Osman II disbands the Janissaries?

First, a brief introduction: Osman II, whose reign lasted from 1617 to 1622, was the first Ottoman sultan to realize that the Janissaries were degenerating from what was once an elite force into a class of praetorians. He attempted to disband them, only to be murdered in a coup at the young age of 17, his insane uncle Mustafa I taking the throne soon after.

But WI he survived the coup and managed to deal with the Janissaries like Mahmud II did more than two centuries later? He was a very young man at the time of his death, and if he took care of his health his reign could've lasted longer than that of Suleiman the Magnificent.

Naturally, such an upheaval (the failed coup would likely by followed by many revolts by angry local Janissaries) along with the now very real need to reorganize the army since its elite has just been broken, would lead to a period of great vulnerability. And while the Habsburgs were busy with the Thirty Years' War and the Russians still recovering from the Time of Troubles, the Safavid dynasty of Iran, led by the very competent (by their standards) shah Abbas I, was at this point still a very real threat, and captured Baghdad in 1624 IOTL.
 
Osman II wanted to form a new standing army composed of Sekbans. Sekbans were local militia alike troops that were generally conscripted in war. Of course, his ideal was to form them into a working military rather than just conscripts. So an Army that is composed of largely Turkmens and Circassians as they formed the biggest size of it, as well as other Muslims, instead of converts. These Sekbans have no economic benefits like the Janissary Corps and can be easily disbanded during peace time and serve as regional soldiers.

The issue is how Osman II is going to deal with the Safavids? They were a threat in the East and even with the Janissaries in OTL they were not defeated. But if Osman II takes out the Janissaries and fails to defeat the Safavids early on then he will still face the heath of the populace for getting rid of the Janissaries. There is no chance that the Safavids will keep a lasting peace with borders as West as the Euphrates but success is needed. I expect a period of trouble militarily, that could go as far as conflict between the Turkmen/Circassian Sekbans and the Janissary origin Pasha's. If Osman get's everything organized militarily, the Ottoman Army can remain strong yet again in the near future. Army structure will still be largely cavalry rather than infantry until the Ottomans understand the Army needs more balance. Though the second war of Abbas I started only after the chaotic coups against Osman I and Mustafa I, there is a good chance he may declare war yet again if he sees weakness militarily.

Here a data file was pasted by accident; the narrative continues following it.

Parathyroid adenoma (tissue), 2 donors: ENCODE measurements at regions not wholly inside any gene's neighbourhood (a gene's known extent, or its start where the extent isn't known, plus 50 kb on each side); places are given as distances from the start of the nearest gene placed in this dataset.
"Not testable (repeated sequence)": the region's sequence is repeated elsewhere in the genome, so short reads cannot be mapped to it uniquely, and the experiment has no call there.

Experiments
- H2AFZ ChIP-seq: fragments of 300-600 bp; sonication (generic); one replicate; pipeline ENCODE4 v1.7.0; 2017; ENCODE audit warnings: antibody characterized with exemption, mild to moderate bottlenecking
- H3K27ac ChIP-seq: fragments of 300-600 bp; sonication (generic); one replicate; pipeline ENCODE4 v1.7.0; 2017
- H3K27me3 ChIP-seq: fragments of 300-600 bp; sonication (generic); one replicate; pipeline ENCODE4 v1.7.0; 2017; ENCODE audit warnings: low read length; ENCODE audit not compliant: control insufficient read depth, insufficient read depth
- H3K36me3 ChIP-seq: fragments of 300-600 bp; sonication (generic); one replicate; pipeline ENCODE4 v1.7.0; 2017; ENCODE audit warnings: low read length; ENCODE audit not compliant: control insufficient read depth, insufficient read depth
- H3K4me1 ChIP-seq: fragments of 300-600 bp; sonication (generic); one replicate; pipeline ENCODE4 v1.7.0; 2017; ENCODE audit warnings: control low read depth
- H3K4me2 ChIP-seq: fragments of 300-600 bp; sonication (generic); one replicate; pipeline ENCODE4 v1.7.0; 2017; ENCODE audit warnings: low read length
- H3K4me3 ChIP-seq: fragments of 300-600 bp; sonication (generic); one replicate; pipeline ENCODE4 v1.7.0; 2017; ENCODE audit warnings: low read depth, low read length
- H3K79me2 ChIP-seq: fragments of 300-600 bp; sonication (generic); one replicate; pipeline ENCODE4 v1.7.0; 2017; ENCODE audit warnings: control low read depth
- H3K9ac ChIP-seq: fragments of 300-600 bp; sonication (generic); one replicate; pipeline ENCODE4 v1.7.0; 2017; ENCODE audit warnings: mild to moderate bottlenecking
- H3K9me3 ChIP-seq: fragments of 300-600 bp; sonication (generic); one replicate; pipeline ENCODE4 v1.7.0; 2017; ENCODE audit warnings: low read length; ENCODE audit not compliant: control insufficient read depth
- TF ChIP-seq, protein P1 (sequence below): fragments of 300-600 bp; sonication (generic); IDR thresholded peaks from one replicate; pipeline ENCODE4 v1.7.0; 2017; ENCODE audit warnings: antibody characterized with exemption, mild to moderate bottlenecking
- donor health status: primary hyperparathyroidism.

With regards to the capital, it will likely stay Istanbul though Osman will spend his time in Bursa more often. This means getting stronger ties with the Anatolian Turkmens again, and potentially more development in Anatolia rather than neglect, less rebellions etc. With regards to politics, the Turkmen and Circassians will play a bigger role in Ottoman Politics.
 
I wouldn't be surprised if Osman abandoned Mesopotamia to the Safavids for a number of years while he consolidates his rule over the rest of the empire and builds his new army, before finally leading them personally into battle just like Murad IV did.

Once the Iranians are defeated (Safi was an useless drug addict, though his grand vizier Saru Taqi was quite competent if Wikipedia is accurate) the Sultan's next target would likely be Crete. After a long period of resting, of course.
 
I wouldn't be surprised if Osman abandoned Mesopotamia to the Safavids for a number of years while he consolidates his rule over the rest of the empire and builds his new army, before finally leading them personally into battle just like Murad IV did.

Once the Iranians are defeated (Safi was an useless drug addict, though his grand vizier Saru Taqi was quite competent if Wikipedia is accurate) the Sultan's next target would likely be Crete. After a long period of resting, of course.

The Ottomans made several attempts to reconquer Baghdad in OTL. Abandoning isn't really an option especially with Osman II getting rid of the Janissary Corps. But it may take the same length of time to reconquer it.

A war with Venice is likely. It was overdue anyway as Murad IV was considering war with Venice in OTL. But it was Ibrahim I who started it eventually and his Grand Viziers mismanaged it horribly. Alternate war with Venice won't last 25 years as far as I can say.
 
The Ottomans made several attempts to reconquer Baghdad in OTL. Abandoning isn't really an option especially with Osman II getting rid of the Janissary Corps. But it may take the same length of time to reconquer it.